This lesson introduces students to the impacts of increasing ocean temperatures on marine life. Through this kinesthetic activity, students will learn more about marine ectotherms and what researchers in Antarctica have learned so far about how increasing temperature in Antarctic waters will affect their growth. Through the elaborate section of the activity students will connect what they learned about
As technology advances, the way in which geologists study the Earth also advances. Some of these new technologies also make it possible to bring aspects of the field into the classroom. This opens up opportunities for broader audiences to explore a wider range of geologic structures and localities. Structure from motion (SfM) is one of these technologies that is
NASA’s Operation IceBridge (OIB) flies airborne missions each year over both Polar Regions, collecting ice thickness and extent data on glaciers, ice caps, ice shelves and sea ice. This data is useful to many disciplines studying climate, weather, ocean circulation, sea level and many related fields. The National Snow and Ice Data Center (NSIDC) houses and organizes the data
In a “March Madness” game of survival of the fittest, will your microbe and its genes survive the test of changing conditions on Planet Earth and beyond? Students choose genes from a “toolbox” and pit their microbe against their classmates’, using critical thinking and argument writing to determine the microbe with the best chance of success. Based on PolarTREC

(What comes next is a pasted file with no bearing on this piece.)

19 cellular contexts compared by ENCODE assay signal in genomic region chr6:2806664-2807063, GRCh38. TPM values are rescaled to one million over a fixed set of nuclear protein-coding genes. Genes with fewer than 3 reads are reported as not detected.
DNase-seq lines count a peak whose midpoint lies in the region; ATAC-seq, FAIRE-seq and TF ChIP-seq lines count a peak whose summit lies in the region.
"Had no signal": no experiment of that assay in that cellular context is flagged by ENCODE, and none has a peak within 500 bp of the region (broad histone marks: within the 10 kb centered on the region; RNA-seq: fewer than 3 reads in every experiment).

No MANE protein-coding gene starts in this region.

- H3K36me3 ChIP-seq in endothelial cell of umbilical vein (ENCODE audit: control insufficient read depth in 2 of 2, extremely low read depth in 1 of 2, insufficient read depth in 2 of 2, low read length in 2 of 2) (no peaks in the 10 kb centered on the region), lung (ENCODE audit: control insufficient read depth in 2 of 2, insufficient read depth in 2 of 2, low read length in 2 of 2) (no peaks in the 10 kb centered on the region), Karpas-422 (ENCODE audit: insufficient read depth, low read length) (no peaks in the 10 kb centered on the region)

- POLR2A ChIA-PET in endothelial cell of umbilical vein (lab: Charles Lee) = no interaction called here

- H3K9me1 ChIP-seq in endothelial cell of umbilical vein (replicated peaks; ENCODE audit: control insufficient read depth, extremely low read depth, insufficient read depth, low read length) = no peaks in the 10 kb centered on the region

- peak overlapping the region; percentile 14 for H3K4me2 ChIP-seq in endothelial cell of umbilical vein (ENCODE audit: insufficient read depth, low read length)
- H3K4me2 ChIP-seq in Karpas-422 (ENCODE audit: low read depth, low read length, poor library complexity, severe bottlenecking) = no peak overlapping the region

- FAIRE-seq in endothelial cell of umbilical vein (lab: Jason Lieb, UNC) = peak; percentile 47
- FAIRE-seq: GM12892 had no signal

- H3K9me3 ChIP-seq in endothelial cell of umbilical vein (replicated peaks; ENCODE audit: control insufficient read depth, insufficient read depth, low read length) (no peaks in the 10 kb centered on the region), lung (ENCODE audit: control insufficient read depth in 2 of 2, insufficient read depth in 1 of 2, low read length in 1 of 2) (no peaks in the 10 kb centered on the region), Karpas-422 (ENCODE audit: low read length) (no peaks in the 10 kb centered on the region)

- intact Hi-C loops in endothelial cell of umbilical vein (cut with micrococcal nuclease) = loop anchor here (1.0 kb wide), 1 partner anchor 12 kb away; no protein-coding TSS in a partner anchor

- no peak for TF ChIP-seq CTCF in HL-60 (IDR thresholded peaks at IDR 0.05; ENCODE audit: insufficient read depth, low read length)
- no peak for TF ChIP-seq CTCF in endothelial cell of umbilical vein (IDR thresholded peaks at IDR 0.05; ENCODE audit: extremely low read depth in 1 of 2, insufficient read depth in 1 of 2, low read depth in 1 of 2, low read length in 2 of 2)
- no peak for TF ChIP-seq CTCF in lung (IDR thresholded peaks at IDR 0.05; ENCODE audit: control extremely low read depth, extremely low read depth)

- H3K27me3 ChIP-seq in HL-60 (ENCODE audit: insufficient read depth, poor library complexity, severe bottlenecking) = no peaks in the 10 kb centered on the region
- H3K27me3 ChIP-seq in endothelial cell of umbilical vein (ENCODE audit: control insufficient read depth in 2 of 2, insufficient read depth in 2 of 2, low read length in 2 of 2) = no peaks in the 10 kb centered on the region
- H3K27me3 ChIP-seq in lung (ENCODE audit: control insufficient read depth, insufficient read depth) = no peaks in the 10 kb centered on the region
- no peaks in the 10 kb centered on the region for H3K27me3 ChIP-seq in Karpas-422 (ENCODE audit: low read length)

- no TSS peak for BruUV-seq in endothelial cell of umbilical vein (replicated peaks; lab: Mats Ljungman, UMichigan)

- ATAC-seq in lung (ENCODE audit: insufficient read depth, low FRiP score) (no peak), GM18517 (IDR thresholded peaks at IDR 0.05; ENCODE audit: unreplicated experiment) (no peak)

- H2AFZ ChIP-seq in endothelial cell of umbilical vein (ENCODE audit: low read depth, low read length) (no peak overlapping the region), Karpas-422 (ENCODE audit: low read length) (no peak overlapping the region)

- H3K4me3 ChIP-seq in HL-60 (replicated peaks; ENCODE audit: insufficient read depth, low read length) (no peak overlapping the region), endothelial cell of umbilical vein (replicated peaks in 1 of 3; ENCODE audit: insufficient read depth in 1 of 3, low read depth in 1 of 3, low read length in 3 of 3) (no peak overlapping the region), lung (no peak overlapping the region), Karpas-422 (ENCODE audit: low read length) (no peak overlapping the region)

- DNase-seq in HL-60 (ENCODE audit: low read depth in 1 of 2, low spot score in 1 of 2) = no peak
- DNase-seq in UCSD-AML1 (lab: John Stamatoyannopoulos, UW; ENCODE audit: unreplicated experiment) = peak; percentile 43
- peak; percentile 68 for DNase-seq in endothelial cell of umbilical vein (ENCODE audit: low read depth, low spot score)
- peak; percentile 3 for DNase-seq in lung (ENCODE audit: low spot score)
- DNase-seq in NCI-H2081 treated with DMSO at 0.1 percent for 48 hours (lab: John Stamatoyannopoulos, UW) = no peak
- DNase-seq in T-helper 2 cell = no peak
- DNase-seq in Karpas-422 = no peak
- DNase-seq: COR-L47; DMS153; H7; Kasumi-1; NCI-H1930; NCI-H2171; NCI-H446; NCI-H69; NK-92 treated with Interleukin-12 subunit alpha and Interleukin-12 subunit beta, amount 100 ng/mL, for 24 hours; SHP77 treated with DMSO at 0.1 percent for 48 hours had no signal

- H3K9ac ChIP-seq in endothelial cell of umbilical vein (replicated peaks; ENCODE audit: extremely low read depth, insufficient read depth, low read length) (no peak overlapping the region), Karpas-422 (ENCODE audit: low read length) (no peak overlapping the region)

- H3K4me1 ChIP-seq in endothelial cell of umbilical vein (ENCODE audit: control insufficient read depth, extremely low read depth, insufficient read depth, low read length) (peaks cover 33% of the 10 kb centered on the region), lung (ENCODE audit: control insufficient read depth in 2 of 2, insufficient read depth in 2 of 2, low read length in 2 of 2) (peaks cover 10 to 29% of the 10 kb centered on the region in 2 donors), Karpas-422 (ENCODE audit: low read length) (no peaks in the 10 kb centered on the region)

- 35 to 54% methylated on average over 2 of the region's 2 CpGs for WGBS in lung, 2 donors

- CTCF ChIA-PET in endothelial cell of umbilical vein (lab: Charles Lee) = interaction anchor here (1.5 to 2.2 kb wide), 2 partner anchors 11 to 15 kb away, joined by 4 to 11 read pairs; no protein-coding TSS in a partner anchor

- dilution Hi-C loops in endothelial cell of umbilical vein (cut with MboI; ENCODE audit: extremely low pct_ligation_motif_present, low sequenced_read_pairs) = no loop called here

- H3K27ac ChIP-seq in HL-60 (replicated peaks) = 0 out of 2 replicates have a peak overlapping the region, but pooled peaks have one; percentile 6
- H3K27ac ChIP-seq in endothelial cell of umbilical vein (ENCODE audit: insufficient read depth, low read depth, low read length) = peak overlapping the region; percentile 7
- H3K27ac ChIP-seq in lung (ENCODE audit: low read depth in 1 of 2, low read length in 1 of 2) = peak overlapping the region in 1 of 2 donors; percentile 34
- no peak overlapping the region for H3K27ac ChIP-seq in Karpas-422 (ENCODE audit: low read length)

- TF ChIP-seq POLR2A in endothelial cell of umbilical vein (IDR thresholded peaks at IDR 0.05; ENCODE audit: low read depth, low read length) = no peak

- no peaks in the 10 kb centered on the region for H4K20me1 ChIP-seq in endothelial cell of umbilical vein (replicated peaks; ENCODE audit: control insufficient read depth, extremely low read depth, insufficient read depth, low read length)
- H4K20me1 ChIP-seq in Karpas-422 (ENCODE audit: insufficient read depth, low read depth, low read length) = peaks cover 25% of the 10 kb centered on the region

Nature creates its own density column in marine systems, which is extremely important for the triggering of the spring bloom of phytoplankton. Phytoplankton are an important food source for all organisms- from microscopic zooplankton to large marine mammals such as walrus and whales. The different salinities (and therefore, different densities) of water help to stabilize the water column (by limiting
What happens to the salinity in the Bering Sea during ice and no ice conditions? Does it change throughout the year and at different depths during different seasons? Create a model of the Bering Sea in ice conditions. Change the conditions based on seasonal changes to explore the effects of runoff on salinity.
This activity is meant to help students authentically learn the scientific method through comparing and contrasting oral history (storytelling) as a way to pass along information and solve problems with the scientific method. It also helps connect the students' cultural identity with the curriculum.
Compare and contrast oral history traditions to the scientific method as a